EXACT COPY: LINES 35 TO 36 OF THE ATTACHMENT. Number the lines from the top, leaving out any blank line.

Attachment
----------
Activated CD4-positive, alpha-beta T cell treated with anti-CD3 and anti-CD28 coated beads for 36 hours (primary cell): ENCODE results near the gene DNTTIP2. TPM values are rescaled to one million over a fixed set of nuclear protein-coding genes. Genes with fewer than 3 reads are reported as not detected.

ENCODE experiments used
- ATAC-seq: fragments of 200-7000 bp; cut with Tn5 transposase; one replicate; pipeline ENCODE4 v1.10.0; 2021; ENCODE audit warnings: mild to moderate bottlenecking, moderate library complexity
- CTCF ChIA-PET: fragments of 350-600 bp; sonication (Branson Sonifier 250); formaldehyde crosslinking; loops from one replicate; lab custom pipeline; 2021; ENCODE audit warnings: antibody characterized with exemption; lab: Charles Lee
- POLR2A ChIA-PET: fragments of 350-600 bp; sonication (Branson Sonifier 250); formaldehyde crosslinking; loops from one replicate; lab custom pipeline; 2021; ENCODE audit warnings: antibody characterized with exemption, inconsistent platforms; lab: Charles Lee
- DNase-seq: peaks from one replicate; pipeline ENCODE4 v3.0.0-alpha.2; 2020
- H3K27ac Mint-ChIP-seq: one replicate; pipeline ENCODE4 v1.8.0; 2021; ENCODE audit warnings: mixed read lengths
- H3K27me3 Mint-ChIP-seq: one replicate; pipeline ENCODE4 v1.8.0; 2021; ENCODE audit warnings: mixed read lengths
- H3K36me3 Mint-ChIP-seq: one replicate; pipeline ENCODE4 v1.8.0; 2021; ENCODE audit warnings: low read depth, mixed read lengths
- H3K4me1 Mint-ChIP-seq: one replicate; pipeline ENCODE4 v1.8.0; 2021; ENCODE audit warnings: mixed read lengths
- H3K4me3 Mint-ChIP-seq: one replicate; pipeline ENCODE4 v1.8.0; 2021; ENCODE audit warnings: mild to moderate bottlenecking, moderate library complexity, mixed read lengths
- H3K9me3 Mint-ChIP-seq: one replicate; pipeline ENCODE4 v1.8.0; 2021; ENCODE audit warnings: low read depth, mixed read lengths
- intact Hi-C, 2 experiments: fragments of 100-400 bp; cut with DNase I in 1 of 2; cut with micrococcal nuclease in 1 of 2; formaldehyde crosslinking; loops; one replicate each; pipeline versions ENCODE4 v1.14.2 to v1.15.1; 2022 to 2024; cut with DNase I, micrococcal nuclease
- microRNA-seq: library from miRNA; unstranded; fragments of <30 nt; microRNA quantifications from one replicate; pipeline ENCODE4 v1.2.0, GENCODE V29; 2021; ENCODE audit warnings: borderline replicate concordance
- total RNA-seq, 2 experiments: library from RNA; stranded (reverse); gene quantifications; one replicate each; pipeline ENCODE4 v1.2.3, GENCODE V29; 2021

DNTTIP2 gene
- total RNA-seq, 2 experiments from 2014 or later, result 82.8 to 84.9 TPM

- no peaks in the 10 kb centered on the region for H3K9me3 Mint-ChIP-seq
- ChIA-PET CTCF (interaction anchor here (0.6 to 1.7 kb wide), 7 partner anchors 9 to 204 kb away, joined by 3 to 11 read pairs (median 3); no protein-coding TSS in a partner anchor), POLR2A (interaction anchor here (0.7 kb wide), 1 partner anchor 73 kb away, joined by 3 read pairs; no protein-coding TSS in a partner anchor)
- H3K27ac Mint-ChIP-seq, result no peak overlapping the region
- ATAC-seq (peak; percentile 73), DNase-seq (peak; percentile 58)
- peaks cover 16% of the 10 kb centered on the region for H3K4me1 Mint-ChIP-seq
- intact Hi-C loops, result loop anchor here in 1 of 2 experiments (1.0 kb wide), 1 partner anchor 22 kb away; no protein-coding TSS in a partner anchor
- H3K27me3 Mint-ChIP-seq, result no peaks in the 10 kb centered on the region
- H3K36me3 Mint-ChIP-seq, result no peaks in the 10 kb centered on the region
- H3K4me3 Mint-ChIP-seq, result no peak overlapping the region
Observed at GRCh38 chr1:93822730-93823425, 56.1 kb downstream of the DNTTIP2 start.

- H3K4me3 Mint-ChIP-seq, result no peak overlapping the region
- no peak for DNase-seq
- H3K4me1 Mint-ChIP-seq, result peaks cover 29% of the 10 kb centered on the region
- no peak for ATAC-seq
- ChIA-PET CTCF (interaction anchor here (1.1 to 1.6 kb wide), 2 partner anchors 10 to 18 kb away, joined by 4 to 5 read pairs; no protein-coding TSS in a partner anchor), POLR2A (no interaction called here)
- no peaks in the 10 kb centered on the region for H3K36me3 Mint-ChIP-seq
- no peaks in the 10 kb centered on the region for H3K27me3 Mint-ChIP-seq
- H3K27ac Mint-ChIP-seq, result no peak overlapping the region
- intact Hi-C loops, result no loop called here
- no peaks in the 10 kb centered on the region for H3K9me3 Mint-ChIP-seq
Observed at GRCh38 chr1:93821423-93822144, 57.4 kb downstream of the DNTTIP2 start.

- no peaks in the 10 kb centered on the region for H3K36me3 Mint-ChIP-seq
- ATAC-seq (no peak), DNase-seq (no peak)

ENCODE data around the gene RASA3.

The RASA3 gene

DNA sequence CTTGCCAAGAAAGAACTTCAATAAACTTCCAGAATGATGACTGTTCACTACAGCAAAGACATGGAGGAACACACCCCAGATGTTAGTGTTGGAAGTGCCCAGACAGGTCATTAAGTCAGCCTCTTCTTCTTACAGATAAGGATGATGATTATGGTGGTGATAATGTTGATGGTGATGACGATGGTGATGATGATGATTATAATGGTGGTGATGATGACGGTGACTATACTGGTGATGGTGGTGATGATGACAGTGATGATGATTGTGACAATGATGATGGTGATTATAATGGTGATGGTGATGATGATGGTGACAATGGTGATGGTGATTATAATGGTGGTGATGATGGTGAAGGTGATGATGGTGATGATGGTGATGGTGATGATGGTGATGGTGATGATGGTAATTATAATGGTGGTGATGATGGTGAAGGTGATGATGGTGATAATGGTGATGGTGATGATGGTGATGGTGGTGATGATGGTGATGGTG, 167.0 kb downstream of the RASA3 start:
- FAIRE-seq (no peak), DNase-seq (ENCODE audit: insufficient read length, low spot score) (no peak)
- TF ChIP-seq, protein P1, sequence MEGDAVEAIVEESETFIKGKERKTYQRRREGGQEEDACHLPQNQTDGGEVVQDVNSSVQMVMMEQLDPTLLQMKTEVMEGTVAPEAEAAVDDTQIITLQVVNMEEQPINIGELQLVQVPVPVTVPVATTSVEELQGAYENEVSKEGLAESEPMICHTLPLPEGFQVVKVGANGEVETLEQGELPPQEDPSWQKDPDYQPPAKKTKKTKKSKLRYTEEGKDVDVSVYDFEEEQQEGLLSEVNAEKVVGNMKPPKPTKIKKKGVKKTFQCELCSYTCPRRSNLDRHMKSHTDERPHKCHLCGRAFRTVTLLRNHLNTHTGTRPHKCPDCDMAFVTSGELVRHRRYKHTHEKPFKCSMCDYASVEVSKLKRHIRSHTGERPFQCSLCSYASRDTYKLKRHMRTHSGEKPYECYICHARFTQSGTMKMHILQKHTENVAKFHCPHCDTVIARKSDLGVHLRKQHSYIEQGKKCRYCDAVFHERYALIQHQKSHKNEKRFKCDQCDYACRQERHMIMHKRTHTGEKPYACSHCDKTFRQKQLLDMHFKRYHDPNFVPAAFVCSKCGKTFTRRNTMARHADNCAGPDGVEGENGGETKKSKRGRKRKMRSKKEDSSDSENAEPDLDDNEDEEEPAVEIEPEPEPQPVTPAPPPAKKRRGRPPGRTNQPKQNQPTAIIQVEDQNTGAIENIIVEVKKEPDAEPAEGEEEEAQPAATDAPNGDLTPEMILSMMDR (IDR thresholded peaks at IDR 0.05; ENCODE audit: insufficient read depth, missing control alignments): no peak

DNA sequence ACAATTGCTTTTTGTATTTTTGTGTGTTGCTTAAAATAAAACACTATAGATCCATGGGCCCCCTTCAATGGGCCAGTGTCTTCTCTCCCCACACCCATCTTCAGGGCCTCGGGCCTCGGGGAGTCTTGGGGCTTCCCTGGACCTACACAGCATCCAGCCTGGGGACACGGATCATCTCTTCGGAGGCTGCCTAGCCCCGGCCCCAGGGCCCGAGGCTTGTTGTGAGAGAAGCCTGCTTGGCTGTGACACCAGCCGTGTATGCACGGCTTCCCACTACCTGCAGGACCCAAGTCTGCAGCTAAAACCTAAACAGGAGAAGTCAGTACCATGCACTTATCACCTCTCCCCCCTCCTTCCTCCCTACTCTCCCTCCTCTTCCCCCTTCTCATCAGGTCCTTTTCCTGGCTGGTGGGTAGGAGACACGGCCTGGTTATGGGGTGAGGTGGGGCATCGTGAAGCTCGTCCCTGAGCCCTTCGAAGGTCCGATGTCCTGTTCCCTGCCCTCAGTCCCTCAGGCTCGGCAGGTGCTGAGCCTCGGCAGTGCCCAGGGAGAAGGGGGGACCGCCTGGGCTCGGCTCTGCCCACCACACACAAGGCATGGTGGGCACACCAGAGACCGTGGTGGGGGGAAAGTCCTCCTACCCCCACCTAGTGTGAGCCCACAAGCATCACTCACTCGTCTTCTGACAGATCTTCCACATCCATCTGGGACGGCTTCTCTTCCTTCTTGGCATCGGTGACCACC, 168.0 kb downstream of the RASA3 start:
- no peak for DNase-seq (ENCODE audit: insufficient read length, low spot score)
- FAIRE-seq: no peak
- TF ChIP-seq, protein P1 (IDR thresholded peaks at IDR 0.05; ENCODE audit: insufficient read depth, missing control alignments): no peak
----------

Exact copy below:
- H3K27ac Mint-ChIP-seq, result no peak overlapping the region
- intact Hi-C loops, result no loop called here